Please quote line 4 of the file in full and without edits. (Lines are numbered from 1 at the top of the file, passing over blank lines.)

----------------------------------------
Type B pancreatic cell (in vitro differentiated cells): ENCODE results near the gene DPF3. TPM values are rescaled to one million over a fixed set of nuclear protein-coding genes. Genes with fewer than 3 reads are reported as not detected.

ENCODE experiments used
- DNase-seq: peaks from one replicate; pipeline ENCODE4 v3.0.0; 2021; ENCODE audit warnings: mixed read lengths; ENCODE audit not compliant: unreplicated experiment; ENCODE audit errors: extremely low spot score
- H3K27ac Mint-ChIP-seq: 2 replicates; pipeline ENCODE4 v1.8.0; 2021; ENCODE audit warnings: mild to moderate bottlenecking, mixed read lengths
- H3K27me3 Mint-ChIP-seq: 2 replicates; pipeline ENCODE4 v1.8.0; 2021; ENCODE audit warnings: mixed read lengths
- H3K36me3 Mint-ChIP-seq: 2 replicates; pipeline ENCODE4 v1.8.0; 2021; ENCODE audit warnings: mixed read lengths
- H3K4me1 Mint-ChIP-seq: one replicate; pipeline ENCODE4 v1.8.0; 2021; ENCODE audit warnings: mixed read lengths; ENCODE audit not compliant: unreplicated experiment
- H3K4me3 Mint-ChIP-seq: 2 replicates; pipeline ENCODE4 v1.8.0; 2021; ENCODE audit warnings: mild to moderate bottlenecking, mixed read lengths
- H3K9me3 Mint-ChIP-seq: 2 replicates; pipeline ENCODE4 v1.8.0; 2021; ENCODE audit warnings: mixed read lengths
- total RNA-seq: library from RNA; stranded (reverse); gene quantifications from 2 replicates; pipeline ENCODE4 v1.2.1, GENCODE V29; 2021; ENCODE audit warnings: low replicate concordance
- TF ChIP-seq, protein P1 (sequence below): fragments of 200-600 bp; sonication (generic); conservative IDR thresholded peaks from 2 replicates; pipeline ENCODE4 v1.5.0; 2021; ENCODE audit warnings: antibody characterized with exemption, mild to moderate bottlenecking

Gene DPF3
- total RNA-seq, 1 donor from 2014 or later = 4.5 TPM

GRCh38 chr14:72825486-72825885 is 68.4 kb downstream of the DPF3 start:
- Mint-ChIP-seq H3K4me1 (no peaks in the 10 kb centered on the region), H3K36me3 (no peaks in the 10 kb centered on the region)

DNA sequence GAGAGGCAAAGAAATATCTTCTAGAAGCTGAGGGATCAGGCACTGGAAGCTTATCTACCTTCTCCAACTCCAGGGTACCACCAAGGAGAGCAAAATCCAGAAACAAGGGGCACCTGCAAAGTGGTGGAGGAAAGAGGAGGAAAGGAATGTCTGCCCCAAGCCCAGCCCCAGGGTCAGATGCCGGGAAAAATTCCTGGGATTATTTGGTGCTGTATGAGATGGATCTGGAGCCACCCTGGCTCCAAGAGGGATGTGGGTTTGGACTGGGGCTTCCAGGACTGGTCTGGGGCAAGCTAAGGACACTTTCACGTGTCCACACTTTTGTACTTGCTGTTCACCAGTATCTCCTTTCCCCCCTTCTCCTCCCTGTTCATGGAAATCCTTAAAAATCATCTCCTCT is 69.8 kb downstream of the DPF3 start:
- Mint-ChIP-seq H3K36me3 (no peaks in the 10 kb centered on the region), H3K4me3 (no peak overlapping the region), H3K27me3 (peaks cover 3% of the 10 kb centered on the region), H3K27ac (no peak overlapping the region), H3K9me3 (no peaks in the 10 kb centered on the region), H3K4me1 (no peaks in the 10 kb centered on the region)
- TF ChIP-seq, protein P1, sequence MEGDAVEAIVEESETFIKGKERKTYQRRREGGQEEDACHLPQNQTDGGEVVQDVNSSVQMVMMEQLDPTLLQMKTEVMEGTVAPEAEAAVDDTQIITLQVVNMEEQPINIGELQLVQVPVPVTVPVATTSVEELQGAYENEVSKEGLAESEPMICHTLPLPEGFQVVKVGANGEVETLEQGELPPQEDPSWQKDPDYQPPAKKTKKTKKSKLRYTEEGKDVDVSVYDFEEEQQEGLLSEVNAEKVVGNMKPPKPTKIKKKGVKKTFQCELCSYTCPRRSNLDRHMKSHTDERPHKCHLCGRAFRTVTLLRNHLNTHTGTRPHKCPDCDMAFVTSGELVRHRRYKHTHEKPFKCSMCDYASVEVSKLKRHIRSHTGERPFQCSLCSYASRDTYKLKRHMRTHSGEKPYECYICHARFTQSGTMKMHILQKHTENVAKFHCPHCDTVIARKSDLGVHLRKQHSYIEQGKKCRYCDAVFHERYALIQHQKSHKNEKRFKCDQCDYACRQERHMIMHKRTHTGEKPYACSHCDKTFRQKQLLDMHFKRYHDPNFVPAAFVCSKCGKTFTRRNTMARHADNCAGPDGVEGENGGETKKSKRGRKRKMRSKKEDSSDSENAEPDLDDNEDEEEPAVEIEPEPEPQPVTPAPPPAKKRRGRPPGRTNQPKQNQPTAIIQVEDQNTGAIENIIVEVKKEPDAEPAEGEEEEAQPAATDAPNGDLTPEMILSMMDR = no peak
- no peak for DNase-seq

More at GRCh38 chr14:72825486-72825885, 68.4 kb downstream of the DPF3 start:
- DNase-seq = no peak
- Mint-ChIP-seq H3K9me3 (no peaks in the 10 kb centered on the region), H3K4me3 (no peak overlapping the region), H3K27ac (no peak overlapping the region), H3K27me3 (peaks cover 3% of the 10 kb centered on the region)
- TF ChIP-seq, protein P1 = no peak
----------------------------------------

- H3K27ac Mint-ChIP-seq: 2 replicates; pipeline ENCODE4 v1.8.0; 2021; ENCODE audit warnings: mild to moderate bottlenecking, mixed read lengths